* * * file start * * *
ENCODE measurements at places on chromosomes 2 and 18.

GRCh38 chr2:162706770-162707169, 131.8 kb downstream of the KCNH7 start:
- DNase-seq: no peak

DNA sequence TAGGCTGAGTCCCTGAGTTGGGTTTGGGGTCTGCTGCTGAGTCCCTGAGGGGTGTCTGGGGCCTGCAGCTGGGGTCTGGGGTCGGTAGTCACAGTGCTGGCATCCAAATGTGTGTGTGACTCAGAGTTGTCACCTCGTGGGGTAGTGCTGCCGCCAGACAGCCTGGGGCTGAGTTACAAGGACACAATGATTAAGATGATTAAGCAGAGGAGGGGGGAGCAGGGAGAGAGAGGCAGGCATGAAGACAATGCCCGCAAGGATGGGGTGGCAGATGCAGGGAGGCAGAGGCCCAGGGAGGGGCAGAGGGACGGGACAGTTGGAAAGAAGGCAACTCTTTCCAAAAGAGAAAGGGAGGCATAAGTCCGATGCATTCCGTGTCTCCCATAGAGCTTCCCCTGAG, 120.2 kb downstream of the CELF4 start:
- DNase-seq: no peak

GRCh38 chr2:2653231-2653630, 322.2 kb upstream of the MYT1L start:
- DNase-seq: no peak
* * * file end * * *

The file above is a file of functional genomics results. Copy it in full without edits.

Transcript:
ENCODE measurements at places on chromosomes 2 and 18.

GRCh38 chr2:162706770-162707169, 131.8 kb downstream of the KCNH7 start:
- DNase-seq: no peak

DNA sequence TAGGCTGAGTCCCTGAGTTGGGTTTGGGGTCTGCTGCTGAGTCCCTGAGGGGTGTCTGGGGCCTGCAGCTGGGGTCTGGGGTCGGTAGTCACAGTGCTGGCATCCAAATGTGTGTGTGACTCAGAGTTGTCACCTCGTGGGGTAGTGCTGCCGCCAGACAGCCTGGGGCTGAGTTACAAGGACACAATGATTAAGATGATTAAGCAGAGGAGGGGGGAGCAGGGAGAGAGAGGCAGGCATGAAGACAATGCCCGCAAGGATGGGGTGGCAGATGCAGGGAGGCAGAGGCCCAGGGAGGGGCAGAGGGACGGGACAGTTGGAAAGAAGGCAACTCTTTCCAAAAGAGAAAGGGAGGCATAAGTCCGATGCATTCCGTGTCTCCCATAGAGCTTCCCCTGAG, 120.2 kb downstream of the CELF4 start:
- DNase-seq: no peak

GRCh38 chr2:2653231-2653630, 322.2 kb upstream of the MYT1L start:
- DNase-seq: no peak